France is one of the best places to choose in case of relocation somewhere in the world for long term purposes (studies, work, etc.) because of its touristic places, social life and culture.
This article aims at informing travelers on the administrative formalities related to the trip to France, as well as giving him practical ideas on the stay in the country.
Prior to traveling to France, you must have some information related to the languages spoken in the country, the type of currency and the equivalent in your home currency, the need for a visa or not, the safety and security aspects in the country.
Practical basic information regarding France
In France, the most spoken language is French. It is spoken in all towns. English is spoken by few people mainly in big cities and places where there are lots of tourists.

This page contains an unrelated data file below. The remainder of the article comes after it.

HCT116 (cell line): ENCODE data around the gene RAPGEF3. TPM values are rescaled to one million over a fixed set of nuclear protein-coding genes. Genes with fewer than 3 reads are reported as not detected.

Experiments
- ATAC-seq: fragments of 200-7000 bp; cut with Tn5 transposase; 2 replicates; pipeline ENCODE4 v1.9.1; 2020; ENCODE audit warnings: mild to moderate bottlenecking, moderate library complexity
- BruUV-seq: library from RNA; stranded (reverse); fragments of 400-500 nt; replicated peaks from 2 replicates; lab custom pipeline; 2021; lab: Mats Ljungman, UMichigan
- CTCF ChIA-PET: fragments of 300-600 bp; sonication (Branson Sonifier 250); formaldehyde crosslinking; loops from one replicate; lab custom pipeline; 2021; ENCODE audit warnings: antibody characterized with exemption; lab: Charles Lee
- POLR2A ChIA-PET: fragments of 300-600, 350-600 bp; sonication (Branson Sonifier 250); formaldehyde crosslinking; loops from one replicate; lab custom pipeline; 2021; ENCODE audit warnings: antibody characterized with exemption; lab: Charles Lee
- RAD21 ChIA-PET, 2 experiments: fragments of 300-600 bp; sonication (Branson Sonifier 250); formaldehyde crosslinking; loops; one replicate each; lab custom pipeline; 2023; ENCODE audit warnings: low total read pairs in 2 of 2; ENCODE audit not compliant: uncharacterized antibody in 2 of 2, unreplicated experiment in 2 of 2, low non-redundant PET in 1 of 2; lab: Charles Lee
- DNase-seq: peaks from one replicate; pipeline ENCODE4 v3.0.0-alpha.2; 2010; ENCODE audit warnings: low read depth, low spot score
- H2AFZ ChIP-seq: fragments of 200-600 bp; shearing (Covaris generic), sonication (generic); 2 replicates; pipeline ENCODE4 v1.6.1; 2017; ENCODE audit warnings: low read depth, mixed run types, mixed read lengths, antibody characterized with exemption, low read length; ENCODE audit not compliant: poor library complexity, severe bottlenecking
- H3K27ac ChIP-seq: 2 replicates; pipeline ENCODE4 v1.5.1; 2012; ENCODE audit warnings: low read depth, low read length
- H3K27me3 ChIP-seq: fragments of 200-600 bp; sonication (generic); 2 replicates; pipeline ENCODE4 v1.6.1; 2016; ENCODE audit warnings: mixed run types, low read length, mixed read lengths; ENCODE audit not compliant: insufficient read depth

There are also languages depending on the regions where you find yourself to be in France, such as Occitan, Catalan, and Breton. An advice is to make sure you understand a bit of French in order to communicate with people when you are in the country.
The currency used in France is the Euro. You would need to know the equivalent of this currency in your home currency.
An accredited website where you may have an idea of this exchange rate is: www.oanda.com. However, you will need to go to banks or to forex bureaux in order to get the exchange done and the rate there might slightly differ from the Oanda rate.
Concerning visa issues, it depends on cases:
- Nationals from the EU and the Schengen zone and nationals of countries given permission such as Canada and Australia: EU nationals and from the Schengen zone do not need a visa. The have visa free travel rights. But if they stay for more than 90 days they need to request for a resident permit.